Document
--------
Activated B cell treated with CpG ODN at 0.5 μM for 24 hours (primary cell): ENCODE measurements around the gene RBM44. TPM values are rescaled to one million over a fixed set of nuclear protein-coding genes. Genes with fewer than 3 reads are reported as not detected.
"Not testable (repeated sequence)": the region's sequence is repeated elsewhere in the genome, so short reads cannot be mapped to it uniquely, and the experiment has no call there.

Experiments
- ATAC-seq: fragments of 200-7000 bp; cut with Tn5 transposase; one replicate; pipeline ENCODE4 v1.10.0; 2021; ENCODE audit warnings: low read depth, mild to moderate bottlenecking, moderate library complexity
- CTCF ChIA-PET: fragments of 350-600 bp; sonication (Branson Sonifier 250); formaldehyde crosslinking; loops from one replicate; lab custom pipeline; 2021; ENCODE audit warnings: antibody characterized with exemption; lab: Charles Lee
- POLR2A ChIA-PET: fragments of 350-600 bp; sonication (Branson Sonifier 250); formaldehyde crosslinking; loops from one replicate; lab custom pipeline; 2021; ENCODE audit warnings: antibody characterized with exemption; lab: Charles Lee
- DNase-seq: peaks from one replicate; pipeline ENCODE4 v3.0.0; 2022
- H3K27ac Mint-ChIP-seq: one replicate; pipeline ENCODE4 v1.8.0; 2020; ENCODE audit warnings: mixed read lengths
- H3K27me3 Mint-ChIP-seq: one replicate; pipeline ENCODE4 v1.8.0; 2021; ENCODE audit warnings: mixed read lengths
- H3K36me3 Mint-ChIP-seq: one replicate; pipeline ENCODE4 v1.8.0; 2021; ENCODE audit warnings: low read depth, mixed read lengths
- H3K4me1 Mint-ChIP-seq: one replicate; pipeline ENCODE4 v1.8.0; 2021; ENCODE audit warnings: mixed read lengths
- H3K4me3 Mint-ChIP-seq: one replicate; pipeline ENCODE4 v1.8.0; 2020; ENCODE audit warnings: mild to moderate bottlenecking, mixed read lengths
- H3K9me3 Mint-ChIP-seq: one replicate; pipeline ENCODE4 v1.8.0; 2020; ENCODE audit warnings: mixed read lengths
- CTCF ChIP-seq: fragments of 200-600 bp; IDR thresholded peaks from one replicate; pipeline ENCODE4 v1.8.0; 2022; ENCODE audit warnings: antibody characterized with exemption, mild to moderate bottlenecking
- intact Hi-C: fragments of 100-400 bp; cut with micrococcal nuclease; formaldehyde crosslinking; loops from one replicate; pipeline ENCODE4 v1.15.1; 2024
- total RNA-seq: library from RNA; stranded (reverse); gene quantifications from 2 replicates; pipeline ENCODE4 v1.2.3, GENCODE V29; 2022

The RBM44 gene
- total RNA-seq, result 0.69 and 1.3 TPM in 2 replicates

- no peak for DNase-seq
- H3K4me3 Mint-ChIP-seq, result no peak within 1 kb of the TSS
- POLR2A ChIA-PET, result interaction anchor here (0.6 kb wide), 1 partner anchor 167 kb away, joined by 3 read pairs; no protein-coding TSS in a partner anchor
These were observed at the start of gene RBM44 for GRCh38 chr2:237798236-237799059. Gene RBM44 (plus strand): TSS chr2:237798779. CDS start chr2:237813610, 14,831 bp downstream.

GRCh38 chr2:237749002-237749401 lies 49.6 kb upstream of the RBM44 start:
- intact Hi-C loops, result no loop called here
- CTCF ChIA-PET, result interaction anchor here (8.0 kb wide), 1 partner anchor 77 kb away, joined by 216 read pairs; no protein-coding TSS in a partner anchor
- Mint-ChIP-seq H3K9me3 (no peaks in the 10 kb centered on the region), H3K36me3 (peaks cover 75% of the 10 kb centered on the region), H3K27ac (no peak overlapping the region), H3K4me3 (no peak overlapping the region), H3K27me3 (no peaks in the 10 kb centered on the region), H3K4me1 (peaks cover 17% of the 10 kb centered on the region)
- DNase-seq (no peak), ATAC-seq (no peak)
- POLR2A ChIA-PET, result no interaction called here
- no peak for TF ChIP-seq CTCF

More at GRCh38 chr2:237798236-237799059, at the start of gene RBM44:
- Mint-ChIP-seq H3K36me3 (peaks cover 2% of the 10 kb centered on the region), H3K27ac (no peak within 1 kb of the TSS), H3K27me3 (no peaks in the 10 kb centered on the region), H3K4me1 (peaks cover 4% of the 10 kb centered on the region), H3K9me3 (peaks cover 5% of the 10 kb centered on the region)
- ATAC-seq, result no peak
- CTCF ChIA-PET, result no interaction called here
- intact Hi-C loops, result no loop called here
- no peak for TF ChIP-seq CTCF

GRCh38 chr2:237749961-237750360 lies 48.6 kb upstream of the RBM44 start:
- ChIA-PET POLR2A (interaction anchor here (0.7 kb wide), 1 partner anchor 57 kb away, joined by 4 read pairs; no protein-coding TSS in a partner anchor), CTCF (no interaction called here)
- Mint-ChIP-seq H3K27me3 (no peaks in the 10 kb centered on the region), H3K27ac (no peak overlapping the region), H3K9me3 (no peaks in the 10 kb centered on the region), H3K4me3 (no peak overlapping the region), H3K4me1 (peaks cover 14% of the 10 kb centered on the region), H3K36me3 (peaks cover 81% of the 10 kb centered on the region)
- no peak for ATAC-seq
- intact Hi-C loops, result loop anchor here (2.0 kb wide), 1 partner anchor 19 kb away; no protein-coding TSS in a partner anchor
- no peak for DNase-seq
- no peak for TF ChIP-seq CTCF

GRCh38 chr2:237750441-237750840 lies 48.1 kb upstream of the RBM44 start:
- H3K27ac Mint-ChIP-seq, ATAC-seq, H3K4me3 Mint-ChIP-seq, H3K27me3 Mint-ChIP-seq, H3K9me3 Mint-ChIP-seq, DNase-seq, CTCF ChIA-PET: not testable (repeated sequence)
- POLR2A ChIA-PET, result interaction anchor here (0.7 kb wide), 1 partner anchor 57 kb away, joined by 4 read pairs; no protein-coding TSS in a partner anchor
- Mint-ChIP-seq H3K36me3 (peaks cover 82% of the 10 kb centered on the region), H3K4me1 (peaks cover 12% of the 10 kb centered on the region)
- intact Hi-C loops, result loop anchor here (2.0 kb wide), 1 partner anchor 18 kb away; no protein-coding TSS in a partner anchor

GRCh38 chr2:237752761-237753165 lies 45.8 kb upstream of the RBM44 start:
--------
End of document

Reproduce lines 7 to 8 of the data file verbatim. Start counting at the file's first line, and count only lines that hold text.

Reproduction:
- DNase-seq: peaks from one replicate; pipeline ENCODE4 v3.0.0; 2022
- H3K27ac Mint-ChIP-seq: one replicate; pipeline ENCODE4 v1.8.0; 2020; ENCODE audit warnings: mixed read lengths